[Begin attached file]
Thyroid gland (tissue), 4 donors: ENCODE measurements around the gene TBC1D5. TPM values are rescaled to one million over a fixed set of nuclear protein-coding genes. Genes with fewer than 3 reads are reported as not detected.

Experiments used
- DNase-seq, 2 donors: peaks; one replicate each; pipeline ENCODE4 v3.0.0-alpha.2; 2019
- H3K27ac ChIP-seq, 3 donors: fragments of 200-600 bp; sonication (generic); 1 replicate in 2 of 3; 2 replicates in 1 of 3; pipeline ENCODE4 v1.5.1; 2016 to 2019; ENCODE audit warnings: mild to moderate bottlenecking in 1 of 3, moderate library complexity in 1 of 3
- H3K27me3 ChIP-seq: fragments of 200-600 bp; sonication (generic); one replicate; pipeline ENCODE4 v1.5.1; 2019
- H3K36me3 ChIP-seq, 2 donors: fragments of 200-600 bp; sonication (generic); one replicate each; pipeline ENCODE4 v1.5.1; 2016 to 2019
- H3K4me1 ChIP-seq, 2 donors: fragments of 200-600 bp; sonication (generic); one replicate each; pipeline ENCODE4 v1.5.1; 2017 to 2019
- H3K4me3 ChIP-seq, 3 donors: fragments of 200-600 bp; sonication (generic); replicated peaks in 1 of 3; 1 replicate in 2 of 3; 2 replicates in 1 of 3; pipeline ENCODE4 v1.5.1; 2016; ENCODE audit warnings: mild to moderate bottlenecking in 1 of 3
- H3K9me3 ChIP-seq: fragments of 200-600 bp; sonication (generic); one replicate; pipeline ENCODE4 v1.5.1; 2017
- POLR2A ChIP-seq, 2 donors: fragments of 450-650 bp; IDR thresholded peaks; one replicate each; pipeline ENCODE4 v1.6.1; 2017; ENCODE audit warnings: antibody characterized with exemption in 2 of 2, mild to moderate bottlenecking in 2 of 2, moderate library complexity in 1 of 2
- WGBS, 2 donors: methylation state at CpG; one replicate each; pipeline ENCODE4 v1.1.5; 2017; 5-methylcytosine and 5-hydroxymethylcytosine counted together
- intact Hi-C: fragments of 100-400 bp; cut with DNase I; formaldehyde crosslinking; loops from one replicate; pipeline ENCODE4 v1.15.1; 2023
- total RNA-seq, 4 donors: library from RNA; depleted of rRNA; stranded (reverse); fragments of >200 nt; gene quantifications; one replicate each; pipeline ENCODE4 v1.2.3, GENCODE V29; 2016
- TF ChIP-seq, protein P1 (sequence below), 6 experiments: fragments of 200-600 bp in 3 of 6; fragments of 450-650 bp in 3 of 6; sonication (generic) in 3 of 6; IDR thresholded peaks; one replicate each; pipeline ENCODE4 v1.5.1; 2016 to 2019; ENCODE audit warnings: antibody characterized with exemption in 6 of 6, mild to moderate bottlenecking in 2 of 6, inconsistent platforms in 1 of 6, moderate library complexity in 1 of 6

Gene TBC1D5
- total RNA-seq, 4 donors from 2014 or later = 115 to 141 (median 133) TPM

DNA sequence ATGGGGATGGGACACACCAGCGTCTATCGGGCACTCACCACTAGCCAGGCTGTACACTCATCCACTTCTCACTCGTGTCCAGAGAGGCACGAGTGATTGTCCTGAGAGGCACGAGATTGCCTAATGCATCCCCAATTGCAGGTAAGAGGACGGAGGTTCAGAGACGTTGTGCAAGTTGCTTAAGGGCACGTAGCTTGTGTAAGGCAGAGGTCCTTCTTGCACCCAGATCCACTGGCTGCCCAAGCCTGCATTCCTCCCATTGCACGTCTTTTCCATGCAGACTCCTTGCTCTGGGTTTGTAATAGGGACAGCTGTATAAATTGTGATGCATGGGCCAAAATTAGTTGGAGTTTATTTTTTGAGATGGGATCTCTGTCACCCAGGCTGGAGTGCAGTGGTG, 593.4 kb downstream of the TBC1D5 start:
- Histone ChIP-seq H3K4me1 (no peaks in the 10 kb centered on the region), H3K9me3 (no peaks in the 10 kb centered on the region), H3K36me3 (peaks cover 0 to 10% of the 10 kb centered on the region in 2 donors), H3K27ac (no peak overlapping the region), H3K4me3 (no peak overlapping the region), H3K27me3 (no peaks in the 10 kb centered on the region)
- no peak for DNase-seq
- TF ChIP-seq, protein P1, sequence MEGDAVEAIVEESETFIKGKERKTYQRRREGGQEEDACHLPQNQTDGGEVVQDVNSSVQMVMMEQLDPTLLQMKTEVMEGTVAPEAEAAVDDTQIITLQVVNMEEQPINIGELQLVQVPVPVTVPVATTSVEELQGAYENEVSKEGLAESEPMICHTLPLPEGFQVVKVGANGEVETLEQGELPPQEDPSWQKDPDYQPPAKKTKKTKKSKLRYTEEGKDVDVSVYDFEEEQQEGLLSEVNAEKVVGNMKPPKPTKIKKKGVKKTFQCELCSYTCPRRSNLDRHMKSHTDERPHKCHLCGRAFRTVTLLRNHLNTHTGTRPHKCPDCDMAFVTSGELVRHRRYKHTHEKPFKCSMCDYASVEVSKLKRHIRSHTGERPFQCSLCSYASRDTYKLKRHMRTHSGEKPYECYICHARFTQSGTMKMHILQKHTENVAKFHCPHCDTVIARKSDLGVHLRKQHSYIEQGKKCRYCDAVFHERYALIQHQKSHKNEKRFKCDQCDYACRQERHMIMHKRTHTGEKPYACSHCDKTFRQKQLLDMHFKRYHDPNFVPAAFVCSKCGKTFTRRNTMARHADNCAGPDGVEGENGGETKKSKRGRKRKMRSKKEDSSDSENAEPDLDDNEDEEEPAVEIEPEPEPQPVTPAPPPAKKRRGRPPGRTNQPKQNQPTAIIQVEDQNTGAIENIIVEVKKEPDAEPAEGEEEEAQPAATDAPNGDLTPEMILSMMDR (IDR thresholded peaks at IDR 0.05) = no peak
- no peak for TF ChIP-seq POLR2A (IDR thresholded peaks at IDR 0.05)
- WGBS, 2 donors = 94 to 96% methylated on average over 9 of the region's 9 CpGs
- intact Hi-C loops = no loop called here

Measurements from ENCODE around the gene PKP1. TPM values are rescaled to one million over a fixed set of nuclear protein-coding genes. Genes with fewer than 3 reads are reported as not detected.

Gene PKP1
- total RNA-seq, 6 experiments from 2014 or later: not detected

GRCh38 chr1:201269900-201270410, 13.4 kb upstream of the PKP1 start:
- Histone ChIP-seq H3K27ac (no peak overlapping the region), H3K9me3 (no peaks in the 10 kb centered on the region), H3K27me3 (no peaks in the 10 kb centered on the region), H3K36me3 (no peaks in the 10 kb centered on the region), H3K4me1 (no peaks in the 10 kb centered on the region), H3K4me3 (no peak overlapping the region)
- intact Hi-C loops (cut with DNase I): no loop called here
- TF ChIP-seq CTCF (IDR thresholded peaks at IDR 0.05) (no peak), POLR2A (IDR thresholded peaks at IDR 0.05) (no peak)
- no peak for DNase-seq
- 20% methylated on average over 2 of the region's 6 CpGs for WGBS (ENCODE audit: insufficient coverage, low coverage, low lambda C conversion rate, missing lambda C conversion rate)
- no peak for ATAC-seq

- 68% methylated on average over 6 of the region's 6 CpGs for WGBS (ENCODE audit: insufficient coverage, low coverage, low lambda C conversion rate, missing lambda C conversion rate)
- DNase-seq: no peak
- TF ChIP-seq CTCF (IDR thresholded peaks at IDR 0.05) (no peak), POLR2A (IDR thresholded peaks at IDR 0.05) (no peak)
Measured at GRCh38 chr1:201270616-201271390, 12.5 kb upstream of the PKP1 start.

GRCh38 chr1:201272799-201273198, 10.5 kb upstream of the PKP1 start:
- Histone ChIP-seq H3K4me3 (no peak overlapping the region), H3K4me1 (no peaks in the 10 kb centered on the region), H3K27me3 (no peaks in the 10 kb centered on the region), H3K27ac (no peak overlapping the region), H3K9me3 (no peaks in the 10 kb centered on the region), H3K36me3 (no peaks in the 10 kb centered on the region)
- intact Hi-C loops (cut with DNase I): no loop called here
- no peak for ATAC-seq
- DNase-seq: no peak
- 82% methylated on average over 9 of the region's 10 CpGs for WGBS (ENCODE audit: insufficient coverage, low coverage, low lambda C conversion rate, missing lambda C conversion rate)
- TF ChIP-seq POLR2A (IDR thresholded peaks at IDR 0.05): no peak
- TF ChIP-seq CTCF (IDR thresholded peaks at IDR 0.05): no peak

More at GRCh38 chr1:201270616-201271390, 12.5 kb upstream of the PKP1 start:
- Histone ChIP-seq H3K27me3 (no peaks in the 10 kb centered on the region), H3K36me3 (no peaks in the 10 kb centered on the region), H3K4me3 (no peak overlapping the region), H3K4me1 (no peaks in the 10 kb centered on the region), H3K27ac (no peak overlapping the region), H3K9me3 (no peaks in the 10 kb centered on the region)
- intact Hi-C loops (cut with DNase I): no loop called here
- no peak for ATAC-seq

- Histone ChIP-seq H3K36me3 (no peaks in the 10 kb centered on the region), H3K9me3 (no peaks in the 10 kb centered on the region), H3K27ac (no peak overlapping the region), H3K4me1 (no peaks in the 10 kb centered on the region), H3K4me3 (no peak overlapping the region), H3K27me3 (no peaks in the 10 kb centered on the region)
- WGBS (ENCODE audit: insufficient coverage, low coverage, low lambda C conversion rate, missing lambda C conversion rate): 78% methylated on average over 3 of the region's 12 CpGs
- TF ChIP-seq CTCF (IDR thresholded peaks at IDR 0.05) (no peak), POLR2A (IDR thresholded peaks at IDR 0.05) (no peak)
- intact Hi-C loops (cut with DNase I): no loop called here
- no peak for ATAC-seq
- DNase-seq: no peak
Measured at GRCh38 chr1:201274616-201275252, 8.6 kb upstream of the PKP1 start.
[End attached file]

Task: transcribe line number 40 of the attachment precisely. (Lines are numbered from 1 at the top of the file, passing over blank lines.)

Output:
- intact Hi-C loops (cut with DNase I): no loop called here